The conclusion of a recent case found that the NSW tribunal is not considered a court, which has the head of an industry body worried for property owners and investors interstate.
A recent decision by the NSW Court of Appeal determined the NSW Civil and Administrative Tribunal (NCAT) is not a court and cannot be used to determine cases when at least one party is in another state.
According to Tim McKibbin, CEO of the Real Estate Institute of NSW, this is an issue that needs to be prioritised for property investors.
“Currently, parties requiring dispute resolution, and a court to do so, need to manoeuvre through a number of convoluted processes to get their matter out of NCAT and into the local court [or] district court,” Mr McKibbin said.
“This procedure is both cumbersome and expensive. Accordingly, parties elect not to pursue their legal rights because the costs make it prohibitive. Clearly, that is unsatisfactory and required urgent attention, in fact it needed urgent attention well before April 2018.
“So, what’s the government’s response been to date? Irresponsibly, they have done absolutely nothing with the expectation of just hoping the problem will go away – hope is not a strategy.”
In order to address the issue, Mr McKibbin used Queensland legislation as an example, which includes in the Queensland Civil and Administrative Tribunal Act 2009 that in section 164 (1), “[t]he tribunal is a court of record”.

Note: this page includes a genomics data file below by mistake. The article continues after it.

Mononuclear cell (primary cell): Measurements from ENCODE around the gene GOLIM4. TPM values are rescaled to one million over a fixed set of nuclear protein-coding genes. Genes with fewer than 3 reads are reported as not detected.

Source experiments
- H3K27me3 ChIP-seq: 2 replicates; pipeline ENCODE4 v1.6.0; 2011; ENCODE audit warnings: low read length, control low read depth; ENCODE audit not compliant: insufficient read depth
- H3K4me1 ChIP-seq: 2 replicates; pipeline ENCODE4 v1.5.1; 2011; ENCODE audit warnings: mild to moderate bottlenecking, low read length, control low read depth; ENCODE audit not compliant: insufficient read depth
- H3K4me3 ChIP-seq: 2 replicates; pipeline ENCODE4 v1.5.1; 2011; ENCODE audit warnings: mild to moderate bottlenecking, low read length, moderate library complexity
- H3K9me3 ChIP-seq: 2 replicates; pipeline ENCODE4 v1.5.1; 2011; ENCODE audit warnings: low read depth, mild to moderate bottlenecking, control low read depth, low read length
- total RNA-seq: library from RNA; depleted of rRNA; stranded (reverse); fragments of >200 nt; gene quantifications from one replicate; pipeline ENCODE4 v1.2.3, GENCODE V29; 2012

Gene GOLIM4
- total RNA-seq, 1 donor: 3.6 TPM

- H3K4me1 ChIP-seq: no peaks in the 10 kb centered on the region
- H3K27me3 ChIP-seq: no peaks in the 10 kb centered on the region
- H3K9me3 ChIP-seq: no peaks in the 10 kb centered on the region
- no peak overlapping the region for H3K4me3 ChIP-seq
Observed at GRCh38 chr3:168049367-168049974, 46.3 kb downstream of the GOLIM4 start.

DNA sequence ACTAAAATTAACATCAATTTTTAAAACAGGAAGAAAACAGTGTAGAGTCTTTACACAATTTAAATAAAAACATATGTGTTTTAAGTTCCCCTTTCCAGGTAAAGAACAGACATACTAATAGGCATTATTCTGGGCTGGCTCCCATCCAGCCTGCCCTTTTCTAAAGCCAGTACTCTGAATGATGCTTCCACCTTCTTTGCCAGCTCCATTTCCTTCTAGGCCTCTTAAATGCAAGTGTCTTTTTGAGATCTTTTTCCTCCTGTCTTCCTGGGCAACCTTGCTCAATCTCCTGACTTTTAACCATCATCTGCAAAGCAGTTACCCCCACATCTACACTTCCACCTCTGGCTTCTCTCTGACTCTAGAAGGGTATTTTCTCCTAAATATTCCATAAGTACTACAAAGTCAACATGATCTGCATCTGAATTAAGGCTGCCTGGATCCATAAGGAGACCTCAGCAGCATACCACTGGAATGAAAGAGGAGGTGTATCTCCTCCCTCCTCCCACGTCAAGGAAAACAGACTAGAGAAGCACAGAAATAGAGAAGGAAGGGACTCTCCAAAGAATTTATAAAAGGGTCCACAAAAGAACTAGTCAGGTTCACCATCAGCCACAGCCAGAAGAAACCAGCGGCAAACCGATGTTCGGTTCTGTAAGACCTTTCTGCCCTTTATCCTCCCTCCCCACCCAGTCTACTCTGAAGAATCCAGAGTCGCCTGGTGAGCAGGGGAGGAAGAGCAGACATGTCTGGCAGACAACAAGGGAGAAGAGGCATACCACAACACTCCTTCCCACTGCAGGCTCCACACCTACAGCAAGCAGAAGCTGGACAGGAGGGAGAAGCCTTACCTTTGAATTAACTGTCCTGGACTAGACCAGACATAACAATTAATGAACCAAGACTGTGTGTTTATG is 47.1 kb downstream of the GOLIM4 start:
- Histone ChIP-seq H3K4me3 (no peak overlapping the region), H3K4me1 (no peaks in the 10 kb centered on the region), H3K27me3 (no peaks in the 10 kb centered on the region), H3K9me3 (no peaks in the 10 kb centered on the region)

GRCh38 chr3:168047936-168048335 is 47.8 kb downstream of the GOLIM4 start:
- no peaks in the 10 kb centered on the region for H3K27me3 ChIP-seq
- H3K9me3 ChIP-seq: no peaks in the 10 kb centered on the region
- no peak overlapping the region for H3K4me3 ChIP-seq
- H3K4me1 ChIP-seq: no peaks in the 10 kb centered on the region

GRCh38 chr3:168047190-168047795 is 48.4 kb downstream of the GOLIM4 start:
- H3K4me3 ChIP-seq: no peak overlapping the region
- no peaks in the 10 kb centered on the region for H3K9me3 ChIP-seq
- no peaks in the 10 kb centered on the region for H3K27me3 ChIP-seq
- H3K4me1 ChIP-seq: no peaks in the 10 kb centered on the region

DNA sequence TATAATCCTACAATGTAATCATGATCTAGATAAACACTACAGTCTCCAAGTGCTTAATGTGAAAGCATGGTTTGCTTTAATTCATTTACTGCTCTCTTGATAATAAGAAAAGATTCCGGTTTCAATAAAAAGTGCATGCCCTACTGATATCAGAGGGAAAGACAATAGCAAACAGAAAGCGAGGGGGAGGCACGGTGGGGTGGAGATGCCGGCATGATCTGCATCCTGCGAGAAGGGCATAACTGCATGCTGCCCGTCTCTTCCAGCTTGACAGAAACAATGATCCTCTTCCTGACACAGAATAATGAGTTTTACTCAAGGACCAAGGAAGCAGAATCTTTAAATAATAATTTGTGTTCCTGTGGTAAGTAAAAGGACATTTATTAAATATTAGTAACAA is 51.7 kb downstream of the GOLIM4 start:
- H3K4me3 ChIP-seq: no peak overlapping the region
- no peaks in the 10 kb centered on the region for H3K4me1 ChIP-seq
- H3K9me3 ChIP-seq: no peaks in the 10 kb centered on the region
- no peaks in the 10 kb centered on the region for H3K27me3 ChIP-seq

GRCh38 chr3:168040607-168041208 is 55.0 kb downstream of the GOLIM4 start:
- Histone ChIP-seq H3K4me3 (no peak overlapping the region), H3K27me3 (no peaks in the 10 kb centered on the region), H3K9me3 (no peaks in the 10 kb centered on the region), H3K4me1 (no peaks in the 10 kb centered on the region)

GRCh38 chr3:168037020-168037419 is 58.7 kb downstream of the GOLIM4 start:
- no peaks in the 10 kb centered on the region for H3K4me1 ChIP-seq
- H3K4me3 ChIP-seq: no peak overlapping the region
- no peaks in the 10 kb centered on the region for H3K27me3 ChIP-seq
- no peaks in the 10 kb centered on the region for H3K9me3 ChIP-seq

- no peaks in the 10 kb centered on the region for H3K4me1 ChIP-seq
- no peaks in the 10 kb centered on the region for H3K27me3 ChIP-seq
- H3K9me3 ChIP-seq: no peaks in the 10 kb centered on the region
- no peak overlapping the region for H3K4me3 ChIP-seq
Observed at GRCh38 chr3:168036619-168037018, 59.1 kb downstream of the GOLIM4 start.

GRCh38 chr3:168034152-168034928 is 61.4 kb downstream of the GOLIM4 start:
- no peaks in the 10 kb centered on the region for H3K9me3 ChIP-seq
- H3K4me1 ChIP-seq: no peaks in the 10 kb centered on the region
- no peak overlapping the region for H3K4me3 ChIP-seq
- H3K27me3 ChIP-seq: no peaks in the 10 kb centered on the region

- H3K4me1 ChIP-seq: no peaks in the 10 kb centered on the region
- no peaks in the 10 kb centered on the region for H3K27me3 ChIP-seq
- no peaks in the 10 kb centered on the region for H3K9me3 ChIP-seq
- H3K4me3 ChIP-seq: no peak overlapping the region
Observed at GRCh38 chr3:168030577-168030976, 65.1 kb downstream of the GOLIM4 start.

“The status of QCAT as a court, and therefore Section 164 (1), was tested in a case that went to the Queensland Court of Appeal and was upheld,” Mr McKibbin said.
“So what does the New South Wales government need to do? Simply clip and paste Section 164 (1) into the NCAT legislation, problem solved – it’s that easy. What are they doing? They are continuing their earlier strategy of just hoping it will go away – let’s be crystal clear, it won’t.
“REINSW is calling on the Premier to direct Minister Kean and the Attorney General to prioritise this matter, the resolution is simple and should be implemented immediately,” Mr McKibbin said.
The decision made that determined NCAT cannot be considered a court is in line with a previous ruling in NSW back in April 2018.
For now, Mr McKibbin said that this decision made clear that NCAT cannot make any determination when the status of a court is needed.
“NCAT is a judicial forum within which parties to a dispute can have their matter heard and determined competently, and due to its process, efficiently and cost-effectively,” he said.